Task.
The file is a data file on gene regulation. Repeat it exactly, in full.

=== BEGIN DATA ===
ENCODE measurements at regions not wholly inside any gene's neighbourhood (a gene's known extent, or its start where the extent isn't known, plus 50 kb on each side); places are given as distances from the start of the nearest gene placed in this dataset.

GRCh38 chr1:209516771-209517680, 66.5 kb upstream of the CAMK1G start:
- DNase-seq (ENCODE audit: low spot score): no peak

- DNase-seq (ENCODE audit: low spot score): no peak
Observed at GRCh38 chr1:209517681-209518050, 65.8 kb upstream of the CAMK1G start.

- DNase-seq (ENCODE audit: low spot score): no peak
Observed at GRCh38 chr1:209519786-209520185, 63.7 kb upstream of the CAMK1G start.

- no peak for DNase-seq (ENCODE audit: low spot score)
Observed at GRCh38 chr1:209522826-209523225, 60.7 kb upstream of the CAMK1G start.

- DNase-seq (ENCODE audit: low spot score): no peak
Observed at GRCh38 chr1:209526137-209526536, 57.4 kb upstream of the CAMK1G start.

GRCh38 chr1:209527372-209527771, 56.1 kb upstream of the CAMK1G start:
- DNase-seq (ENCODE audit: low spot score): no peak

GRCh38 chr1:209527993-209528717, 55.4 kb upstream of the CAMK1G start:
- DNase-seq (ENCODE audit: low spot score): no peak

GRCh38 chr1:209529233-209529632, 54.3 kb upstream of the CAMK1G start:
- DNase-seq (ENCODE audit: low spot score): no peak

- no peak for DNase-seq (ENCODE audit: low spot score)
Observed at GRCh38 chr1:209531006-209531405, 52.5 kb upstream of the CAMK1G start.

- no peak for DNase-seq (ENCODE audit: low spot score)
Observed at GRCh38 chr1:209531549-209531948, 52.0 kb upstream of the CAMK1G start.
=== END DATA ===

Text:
ENCODE measurements at regions not wholly inside any gene's neighbourhood (a gene's known extent, or its start where the extent isn't known, plus 50 kb on each side); places are given as distances from the start of the nearest gene placed in this dataset.

GRCh38 chr1:209516771-209517680, 66.5 kb upstream of the CAMK1G start:
- DNase-seq (ENCODE audit: low spot score): no peak

- DNase-seq (ENCODE audit: low spot score): no peak
Observed at GRCh38 chr1:209517681-209518050, 65.8 kb upstream of the CAMK1G start.

- DNase-seq (ENCODE audit: low spot score): no peak
Observed at GRCh38 chr1:209519786-209520185, 63.7 kb upstream of the CAMK1G start.

- no peak for DNase-seq (ENCODE audit: low spot score)
Observed at GRCh38 chr1:209522826-209523225, 60.7 kb upstream of the CAMK1G start.

- DNase-seq (ENCODE audit: low spot score): no peak
Observed at GRCh38 chr1:209526137-209526536, 57.4 kb upstream of the CAMK1G start.

GRCh38 chr1:209527372-209527771, 56.1 kb upstream of the CAMK1G start:
- DNase-seq (ENCODE audit: low spot score): no peak

GRCh38 chr1:209527993-209528717, 55.4 kb upstream of the CAMK1G start:
- DNase-seq (ENCODE audit: low spot score): no peak

GRCh38 chr1:209529233-209529632, 54.3 kb upstream of the CAMK1G start:
- DNase-seq (ENCODE audit: low spot score): no peak

- no peak for DNase-seq (ENCODE audit: low spot score)
Observed at GRCh38 chr1:209531006-209531405, 52.5 kb upstream of the CAMK1G start.

- no peak for DNase-seq (ENCODE audit: low spot score)
Observed at GRCh38 chr1:209531549-209531948, 52.0 kb upstream of the CAMK1G start.